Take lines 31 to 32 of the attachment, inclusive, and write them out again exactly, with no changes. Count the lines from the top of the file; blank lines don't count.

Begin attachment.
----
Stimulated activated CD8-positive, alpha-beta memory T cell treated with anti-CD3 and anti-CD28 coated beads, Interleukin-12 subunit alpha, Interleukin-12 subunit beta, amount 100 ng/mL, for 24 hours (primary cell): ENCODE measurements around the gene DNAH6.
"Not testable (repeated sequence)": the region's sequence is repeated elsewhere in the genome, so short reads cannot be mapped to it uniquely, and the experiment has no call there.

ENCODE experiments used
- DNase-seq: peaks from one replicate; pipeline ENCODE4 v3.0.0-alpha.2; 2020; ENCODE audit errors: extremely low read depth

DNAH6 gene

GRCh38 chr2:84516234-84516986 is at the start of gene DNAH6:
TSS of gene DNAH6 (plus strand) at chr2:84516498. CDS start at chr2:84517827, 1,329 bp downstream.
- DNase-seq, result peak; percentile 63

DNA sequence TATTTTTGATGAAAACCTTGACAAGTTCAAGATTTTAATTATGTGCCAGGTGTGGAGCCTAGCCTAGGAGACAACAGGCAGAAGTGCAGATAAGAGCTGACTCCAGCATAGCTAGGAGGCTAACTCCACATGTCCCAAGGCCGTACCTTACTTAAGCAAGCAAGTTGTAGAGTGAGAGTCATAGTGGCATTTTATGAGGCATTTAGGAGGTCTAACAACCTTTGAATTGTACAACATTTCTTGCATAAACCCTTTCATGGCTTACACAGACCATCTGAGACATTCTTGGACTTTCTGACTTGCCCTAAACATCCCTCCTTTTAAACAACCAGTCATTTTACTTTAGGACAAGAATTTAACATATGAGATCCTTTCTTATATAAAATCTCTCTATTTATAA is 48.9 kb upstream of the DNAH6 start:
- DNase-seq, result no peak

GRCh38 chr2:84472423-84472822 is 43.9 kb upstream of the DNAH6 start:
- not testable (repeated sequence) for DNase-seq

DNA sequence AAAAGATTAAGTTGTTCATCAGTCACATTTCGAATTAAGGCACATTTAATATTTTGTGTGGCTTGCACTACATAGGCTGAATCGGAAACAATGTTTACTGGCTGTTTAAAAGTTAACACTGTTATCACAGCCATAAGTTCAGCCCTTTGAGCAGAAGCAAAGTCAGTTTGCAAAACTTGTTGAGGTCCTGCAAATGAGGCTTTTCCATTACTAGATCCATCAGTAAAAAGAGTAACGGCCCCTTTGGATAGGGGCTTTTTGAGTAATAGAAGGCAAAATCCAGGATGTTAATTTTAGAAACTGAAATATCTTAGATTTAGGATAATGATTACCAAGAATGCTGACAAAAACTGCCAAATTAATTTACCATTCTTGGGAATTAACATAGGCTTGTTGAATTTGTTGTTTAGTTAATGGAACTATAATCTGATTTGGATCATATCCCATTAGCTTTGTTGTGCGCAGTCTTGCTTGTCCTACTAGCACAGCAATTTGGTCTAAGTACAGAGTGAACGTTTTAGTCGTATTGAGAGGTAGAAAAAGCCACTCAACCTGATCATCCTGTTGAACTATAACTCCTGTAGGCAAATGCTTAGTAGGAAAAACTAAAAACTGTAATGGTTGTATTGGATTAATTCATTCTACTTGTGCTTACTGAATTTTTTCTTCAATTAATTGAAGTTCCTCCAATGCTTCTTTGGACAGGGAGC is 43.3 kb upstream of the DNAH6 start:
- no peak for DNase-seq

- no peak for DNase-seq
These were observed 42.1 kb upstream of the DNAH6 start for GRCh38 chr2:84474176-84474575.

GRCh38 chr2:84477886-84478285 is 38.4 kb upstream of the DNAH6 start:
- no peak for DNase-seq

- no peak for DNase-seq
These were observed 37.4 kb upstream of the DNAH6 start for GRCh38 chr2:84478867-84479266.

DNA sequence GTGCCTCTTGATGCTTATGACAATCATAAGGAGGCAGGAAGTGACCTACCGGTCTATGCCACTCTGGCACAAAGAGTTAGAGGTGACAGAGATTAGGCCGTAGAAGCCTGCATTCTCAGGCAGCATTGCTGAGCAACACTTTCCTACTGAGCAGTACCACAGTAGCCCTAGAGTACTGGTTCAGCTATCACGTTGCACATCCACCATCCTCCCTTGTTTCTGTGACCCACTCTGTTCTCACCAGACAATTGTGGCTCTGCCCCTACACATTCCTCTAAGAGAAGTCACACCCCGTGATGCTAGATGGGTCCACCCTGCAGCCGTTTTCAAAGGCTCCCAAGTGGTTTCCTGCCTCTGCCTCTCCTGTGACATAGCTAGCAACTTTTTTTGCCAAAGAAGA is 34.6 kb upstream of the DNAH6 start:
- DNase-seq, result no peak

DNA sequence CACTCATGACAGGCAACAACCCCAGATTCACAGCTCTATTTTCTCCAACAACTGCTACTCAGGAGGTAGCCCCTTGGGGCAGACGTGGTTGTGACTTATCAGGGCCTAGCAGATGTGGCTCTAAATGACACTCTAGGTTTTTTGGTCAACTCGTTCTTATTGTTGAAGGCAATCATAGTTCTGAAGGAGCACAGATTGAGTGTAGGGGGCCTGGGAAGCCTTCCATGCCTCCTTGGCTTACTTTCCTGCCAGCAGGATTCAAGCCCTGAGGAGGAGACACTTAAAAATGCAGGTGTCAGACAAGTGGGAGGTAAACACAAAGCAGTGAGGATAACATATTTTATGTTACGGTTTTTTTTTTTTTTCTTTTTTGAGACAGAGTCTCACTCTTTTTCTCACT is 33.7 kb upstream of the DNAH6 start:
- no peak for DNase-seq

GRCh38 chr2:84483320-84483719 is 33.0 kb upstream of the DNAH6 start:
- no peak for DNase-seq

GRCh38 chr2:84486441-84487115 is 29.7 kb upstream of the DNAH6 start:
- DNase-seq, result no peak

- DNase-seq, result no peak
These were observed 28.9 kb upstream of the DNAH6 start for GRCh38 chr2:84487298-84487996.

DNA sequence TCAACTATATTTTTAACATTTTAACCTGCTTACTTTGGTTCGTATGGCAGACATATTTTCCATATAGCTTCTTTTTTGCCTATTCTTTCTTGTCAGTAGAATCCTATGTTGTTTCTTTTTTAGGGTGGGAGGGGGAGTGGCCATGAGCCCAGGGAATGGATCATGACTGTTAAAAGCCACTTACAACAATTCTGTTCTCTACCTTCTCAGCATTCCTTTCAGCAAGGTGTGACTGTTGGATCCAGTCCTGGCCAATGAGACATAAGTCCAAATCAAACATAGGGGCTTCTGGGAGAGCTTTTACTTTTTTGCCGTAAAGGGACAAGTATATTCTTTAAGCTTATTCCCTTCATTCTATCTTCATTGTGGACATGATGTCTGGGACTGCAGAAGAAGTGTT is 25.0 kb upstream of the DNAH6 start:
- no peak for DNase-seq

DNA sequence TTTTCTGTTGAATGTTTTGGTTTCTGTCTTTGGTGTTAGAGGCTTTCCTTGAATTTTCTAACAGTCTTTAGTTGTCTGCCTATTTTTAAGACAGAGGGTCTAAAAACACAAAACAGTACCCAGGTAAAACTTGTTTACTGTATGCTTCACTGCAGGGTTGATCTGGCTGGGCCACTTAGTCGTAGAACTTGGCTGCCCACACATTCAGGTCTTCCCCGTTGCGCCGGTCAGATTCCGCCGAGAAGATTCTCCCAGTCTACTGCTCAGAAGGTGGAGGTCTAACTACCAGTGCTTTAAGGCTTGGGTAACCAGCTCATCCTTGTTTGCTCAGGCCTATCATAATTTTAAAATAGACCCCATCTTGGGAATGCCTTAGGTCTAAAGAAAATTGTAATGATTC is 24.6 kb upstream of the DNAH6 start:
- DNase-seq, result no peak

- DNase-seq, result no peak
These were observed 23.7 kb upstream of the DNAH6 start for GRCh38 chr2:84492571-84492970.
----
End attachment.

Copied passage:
DNA sequence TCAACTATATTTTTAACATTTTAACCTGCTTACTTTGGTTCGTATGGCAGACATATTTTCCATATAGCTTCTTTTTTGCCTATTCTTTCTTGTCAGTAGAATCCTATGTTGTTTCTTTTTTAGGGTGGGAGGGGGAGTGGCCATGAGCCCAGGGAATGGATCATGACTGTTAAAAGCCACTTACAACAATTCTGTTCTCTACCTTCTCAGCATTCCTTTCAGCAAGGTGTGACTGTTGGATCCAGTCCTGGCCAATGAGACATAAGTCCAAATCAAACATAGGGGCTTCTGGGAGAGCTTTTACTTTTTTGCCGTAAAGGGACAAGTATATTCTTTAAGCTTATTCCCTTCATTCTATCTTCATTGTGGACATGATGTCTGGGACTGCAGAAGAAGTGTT is 25.0 kb upstream of the DNAH6 start:
- no peak for DNase-seq